Today I'm going to educate you on the world of exotic fruits or at least introduce you to five that you've probably never seen or heard of. While you probably can't get a hold of them in your local supermarket, it's always good to know of them next time you're in that part of the world... some of them look rather amusing too.
This cute red fruit is only the size of a ping pong ball and is originally from Malaysia but is also grown in Thailand, Indoneisa, the Philippines, India and Sri Lanka. The thin, leathery skin is covered in tiny pinkish hairs hence the name "rambut" which means hair in Malay. Similar to the lychee, it has a white pink flesh that is juicy and sweet. It’s often eaten fresh or canned, in salads and in cocktails.
You might have already heard of this fruit. It's known for its stink which smells like rotting food. I'm not sure how anyone can stomach eating anything that smells this bad but it's considered a delicacy in certain parts of South East Asia. Apparently the smell lingers for days. And it doesn't come cheap either. The durian tree takes 15 years to fruit and it costs up to $50 per fruit. The fruit is huge too, the size of a volleyball, and covered in spikes. Think I've leave this one to the natives to eat.
This may look like a little like a cucumber and it's called a cucumber and it even tastes a bit like a cucumber but it's actually a fruit that's green and yellow on the outside and bright orange on the inside. (It's also known as the horned melon, jelly melon, kiwano or hedged gourd). It originates in the Kalahari Desert—which spans from central Botswana to west central South Africa and eastern Namibia—but can now be found in California and New Zealand. It's also been described as a mix of banana, cucumber and lemon.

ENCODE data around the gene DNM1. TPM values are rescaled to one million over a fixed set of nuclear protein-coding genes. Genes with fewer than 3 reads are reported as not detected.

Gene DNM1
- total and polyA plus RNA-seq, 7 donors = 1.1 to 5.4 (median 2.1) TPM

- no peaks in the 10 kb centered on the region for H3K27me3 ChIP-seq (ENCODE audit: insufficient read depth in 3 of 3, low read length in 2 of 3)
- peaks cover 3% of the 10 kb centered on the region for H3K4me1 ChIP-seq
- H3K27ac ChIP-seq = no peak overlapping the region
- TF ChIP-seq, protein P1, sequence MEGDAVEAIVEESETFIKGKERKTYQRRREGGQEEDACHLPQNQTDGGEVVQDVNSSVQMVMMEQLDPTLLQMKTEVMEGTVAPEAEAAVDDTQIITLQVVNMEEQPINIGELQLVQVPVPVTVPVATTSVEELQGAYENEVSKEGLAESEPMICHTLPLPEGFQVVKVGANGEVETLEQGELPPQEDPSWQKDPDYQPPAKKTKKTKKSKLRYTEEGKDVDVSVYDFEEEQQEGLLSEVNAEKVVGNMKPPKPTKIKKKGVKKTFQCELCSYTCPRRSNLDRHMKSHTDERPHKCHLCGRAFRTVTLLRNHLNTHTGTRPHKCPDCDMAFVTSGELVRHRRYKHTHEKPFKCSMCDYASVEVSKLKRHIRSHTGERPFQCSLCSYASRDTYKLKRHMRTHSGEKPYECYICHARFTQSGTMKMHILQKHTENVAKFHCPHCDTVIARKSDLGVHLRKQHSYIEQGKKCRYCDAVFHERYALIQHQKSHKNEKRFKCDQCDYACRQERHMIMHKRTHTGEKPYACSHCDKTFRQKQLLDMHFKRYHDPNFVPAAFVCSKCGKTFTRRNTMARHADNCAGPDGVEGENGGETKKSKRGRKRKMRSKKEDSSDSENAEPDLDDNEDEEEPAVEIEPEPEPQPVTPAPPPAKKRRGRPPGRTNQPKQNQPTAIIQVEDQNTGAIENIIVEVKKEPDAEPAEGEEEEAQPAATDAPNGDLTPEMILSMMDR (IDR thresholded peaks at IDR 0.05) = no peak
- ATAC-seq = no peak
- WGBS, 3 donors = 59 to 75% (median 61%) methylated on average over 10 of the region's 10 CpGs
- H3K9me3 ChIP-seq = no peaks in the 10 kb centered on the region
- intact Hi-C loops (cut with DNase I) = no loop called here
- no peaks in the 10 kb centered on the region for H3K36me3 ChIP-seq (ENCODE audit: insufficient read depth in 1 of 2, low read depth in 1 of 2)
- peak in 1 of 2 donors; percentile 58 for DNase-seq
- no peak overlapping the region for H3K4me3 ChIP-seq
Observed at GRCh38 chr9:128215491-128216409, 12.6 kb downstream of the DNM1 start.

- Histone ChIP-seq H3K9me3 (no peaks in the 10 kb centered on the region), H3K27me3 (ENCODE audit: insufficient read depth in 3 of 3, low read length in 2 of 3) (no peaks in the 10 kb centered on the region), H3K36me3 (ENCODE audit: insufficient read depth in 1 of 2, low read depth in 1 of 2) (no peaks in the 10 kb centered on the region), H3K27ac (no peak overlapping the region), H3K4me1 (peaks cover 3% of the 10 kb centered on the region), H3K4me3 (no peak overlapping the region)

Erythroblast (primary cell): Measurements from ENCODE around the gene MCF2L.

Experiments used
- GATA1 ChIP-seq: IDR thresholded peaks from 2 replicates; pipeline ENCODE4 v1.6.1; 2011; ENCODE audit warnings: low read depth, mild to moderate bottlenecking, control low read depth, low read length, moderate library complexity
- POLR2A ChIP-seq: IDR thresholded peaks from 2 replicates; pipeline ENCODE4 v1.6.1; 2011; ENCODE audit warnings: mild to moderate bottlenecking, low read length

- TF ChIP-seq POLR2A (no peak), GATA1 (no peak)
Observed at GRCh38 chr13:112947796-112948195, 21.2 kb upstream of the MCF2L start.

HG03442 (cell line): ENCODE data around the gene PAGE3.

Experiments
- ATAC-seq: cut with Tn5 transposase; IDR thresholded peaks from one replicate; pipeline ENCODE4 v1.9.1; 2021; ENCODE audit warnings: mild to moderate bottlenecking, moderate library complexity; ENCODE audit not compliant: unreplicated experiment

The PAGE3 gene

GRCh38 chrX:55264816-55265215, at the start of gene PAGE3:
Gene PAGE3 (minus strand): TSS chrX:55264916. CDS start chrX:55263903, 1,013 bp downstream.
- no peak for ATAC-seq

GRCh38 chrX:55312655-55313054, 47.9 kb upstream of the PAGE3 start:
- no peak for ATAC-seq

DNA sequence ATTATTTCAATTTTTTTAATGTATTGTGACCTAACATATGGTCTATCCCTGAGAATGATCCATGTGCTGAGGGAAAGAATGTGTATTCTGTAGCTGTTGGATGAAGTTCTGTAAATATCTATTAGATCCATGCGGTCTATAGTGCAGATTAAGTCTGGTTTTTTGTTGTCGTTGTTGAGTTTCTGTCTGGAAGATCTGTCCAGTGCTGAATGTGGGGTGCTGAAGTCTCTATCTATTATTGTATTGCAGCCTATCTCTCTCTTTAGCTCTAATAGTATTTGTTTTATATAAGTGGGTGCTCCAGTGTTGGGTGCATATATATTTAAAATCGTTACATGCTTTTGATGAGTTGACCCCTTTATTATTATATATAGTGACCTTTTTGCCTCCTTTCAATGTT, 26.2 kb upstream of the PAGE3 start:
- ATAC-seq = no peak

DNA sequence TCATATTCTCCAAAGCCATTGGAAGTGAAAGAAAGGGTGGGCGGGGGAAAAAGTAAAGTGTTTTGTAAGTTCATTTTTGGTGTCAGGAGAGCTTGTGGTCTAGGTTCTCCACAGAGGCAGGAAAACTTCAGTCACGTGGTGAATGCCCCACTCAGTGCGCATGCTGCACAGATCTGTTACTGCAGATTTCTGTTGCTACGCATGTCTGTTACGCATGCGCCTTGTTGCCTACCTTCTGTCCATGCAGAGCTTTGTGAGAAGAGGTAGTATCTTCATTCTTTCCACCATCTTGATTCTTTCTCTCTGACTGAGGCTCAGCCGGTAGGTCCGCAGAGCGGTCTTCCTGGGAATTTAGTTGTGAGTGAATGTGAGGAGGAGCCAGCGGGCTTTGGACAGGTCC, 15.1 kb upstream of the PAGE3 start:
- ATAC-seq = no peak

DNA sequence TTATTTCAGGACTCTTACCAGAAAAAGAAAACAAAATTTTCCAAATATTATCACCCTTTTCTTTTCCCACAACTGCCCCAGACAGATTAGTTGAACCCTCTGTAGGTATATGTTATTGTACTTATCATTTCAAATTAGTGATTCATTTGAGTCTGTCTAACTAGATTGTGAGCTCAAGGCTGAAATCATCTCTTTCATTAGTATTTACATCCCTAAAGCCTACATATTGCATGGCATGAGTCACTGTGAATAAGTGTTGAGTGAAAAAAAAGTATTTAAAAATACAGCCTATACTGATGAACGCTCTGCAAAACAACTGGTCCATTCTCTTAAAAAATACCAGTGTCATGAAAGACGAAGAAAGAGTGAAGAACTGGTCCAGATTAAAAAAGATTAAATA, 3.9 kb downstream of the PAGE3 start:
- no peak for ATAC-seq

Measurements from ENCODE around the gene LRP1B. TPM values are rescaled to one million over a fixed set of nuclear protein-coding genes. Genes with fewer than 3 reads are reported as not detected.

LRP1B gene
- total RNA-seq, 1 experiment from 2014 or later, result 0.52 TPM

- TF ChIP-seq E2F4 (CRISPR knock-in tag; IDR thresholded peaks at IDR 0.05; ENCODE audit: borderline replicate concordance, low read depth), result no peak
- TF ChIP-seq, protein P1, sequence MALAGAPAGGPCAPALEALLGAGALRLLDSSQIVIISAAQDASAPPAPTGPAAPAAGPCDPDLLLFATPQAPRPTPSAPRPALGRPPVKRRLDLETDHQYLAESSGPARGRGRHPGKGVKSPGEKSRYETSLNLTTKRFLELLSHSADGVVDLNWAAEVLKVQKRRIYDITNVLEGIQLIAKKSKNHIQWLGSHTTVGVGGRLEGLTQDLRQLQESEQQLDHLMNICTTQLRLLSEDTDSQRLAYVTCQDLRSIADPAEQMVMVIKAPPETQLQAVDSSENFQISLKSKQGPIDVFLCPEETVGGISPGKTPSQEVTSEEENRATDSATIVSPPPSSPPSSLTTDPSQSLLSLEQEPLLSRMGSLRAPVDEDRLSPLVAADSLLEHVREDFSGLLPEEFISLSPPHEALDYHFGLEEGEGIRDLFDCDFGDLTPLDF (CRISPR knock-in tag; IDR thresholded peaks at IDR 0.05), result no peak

This is definitely my favorite shaped fruit. The Buddha's Hand or "fingered citron" (I don't know which name I prefer) is native to southwest China and northeastern India. The fruit is in season in winter, and can grow up to 12 inches. When split vertically, it reveals a white, juiceless and often seedless flesh. It's most famous for its fragrant scent (which smells like violets). Its thick yellow rind is often used to make jam and marinades, to flavor liquors and perfume clothing. In Japan, it's also a symbol of good luck for New Year’s, and is displayed as a decoration in homes.
This fruit from Mexico is also used for ornamental purposes. It takes just over a year for the fruit to ripen and when it does, the scales begin to separate, allowing the white flesh inside to appear. It's said to taste like a blend of pineapple and banana.
Sources of Information
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